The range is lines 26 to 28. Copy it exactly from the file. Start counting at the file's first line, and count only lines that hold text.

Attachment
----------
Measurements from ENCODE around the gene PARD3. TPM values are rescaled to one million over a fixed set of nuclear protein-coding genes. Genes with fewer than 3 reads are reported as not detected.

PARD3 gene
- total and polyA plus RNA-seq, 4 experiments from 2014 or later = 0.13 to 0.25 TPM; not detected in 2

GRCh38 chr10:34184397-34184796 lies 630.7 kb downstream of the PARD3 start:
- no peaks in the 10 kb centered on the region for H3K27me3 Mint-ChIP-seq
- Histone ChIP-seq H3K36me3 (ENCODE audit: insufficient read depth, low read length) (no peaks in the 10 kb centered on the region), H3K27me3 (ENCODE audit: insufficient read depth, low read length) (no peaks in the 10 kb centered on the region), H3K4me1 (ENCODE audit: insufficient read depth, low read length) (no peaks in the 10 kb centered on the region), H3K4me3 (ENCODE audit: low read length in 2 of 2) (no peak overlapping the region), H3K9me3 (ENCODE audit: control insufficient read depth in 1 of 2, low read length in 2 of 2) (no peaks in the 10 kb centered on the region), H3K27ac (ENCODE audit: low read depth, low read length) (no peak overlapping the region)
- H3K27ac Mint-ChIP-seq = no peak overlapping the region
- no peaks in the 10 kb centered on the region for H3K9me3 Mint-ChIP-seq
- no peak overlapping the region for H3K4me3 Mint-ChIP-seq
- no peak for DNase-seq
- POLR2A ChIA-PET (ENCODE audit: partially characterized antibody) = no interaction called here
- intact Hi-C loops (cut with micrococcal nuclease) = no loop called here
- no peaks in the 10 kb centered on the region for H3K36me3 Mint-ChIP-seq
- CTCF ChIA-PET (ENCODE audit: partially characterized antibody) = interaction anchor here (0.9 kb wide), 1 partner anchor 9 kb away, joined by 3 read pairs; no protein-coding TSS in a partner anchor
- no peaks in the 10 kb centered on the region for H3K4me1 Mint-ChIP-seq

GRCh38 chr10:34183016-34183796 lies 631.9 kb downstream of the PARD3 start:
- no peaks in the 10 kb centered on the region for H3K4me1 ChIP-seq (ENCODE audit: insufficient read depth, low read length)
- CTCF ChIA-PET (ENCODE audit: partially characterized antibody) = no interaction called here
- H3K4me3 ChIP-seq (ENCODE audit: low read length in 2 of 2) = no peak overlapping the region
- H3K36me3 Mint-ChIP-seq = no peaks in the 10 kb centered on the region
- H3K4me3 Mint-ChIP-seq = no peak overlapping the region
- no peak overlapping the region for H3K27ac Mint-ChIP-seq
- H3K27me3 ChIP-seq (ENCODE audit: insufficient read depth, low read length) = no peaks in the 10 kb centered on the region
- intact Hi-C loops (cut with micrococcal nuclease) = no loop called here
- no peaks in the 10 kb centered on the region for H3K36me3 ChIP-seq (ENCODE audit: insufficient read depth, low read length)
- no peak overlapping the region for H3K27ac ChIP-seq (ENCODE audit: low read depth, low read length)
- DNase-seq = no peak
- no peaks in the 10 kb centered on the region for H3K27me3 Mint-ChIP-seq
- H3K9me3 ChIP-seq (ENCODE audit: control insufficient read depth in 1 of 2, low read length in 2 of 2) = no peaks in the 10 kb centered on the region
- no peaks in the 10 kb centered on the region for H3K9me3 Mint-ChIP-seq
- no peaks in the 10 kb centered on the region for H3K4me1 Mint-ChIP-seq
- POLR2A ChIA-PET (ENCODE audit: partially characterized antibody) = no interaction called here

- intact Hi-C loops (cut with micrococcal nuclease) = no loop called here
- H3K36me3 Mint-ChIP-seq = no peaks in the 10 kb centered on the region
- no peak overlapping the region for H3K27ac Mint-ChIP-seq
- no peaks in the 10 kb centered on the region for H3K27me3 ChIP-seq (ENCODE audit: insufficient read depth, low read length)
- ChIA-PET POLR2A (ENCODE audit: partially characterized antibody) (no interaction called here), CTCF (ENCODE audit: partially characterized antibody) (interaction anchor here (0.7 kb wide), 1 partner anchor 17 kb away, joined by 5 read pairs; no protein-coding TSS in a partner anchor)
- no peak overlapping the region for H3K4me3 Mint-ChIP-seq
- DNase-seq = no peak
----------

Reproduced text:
- no peak overlapping the region for H3K27ac ChIP-seq (ENCODE audit: low read depth, low read length)
- DNase-seq = no peak
- no peaks in the 10 kb centered on the region for H3K27me3 Mint-ChIP-seq